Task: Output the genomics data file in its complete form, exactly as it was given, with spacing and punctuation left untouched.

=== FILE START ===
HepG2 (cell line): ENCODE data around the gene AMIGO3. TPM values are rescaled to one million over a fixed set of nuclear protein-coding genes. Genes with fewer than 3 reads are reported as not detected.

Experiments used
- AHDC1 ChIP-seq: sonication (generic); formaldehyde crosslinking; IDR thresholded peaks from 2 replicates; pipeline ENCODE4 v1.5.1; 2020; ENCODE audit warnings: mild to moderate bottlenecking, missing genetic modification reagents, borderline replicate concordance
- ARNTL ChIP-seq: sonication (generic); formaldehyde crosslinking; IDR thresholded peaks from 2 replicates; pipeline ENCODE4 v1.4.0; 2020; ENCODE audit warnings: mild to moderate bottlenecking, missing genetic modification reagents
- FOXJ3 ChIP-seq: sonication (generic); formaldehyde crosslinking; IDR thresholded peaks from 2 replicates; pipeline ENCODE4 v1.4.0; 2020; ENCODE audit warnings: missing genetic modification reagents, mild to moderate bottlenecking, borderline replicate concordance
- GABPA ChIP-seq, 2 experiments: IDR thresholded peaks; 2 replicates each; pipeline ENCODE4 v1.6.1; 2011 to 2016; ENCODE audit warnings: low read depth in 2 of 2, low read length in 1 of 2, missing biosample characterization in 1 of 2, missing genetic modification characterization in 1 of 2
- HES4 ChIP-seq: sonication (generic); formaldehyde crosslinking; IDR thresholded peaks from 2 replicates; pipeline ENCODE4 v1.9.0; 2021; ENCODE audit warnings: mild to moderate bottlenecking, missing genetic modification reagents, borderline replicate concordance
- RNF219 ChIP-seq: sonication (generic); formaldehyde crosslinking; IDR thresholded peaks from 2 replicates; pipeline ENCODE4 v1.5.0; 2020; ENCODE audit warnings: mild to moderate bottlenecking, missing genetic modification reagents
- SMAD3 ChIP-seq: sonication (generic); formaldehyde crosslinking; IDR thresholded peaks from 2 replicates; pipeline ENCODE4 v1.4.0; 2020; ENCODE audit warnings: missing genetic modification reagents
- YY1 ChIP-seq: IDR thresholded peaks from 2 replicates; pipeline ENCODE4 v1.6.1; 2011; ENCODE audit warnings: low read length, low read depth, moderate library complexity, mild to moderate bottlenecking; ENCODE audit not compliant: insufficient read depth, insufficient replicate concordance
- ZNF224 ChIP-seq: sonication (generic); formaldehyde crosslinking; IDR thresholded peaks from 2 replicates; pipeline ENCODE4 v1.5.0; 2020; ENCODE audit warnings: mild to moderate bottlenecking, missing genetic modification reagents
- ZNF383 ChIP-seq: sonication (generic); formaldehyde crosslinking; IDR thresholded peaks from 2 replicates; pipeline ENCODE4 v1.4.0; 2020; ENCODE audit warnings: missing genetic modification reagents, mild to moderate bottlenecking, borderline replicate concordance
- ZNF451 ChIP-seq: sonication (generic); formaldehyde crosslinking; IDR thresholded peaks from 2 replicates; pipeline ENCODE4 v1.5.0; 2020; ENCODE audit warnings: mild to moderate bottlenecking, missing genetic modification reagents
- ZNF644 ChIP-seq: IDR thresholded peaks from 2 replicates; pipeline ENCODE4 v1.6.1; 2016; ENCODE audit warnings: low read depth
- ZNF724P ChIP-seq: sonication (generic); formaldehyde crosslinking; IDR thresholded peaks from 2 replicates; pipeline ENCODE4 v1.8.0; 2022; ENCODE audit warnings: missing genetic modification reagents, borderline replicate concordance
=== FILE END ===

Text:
HepG2 (cell line): ENCODE data around the gene AMIGO3. TPM values are rescaled to one million over a fixed set of nuclear protein-coding genes. Genes with fewer than 3 reads are reported as not detected.

Experiments used
- AHDC1 ChIP-seq: sonication (generic); formaldehyde crosslinking; IDR thresholded peaks from 2 replicates; pipeline ENCODE4 v1.5.1; 2020; ENCODE audit warnings: mild to moderate bottlenecking, missing genetic modification reagents, borderline replicate concordance
- ARNTL ChIP-seq: sonication (generic); formaldehyde crosslinking; IDR thresholded peaks from 2 replicates; pipeline ENCODE4 v1.4.0; 2020; ENCODE audit warnings: mild to moderate bottlenecking, missing genetic modification reagents
- FOXJ3 ChIP-seq: sonication (generic); formaldehyde crosslinking; IDR thresholded peaks from 2 replicates; pipeline ENCODE4 v1.4.0; 2020; ENCODE audit warnings: missing genetic modification reagents, mild to moderate bottlenecking, borderline replicate concordance
- GABPA ChIP-seq, 2 experiments: IDR thresholded peaks; 2 replicates each; pipeline ENCODE4 v1.6.1; 2011 to 2016; ENCODE audit warnings: low read depth in 2 of 2, low read length in 1 of 2, missing biosample characterization in 1 of 2, missing genetic modification characterization in 1 of 2
- HES4 ChIP-seq: sonication (generic); formaldehyde crosslinking; IDR thresholded peaks from 2 replicates; pipeline ENCODE4 v1.9.0; 2021; ENCODE audit warnings: mild to moderate bottlenecking, missing genetic modification reagents, borderline replicate concordance
- RNF219 ChIP-seq: sonication (generic); formaldehyde crosslinking; IDR thresholded peaks from 2 replicates; pipeline ENCODE4 v1.5.0; 2020; ENCODE audit warnings: mild to moderate bottlenecking, missing genetic modification reagents
- SMAD3 ChIP-seq: sonication (generic); formaldehyde crosslinking; IDR thresholded peaks from 2 replicates; pipeline ENCODE4 v1.4.0; 2020; ENCODE audit warnings: missing genetic modification reagents
- YY1 ChIP-seq: IDR thresholded peaks from 2 replicates; pipeline ENCODE4 v1.6.1; 2011; ENCODE audit warnings: low read length, low read depth, moderate library complexity, mild to moderate bottlenecking; ENCODE audit not compliant: insufficient read depth, insufficient replicate concordance
- ZNF224 ChIP-seq: sonication (generic); formaldehyde crosslinking; IDR thresholded peaks from 2 replicates; pipeline ENCODE4 v1.5.0; 2020; ENCODE audit warnings: mild to moderate bottlenecking, missing genetic modification reagents
- ZNF383 ChIP-seq: sonication (generic); formaldehyde crosslinking; IDR thresholded peaks from 2 replicates; pipeline ENCODE4 v1.4.0; 2020; ENCODE audit warnings: missing genetic modification reagents, mild to moderate bottlenecking, borderline replicate concordance
- ZNF451 ChIP-seq: sonication (generic); formaldehyde crosslinking; IDR thresholded peaks from 2 replicates; pipeline ENCODE4 v1.5.0; 2020; ENCODE audit warnings: mild to moderate bottlenecking, missing genetic modification reagents
- ZNF644 ChIP-seq: IDR thresholded peaks from 2 replicates; pipeline ENCODE4 v1.6.1; 2016; ENCODE audit warnings: low read depth
- ZNF724P ChIP-seq: sonication (generic); formaldehyde crosslinking; IDR thresholded peaks from 2 replicates; pipeline ENCODE4 v1.8.0; 2022; ENCODE audit warnings: missing genetic modification reagents, borderline replicate concordance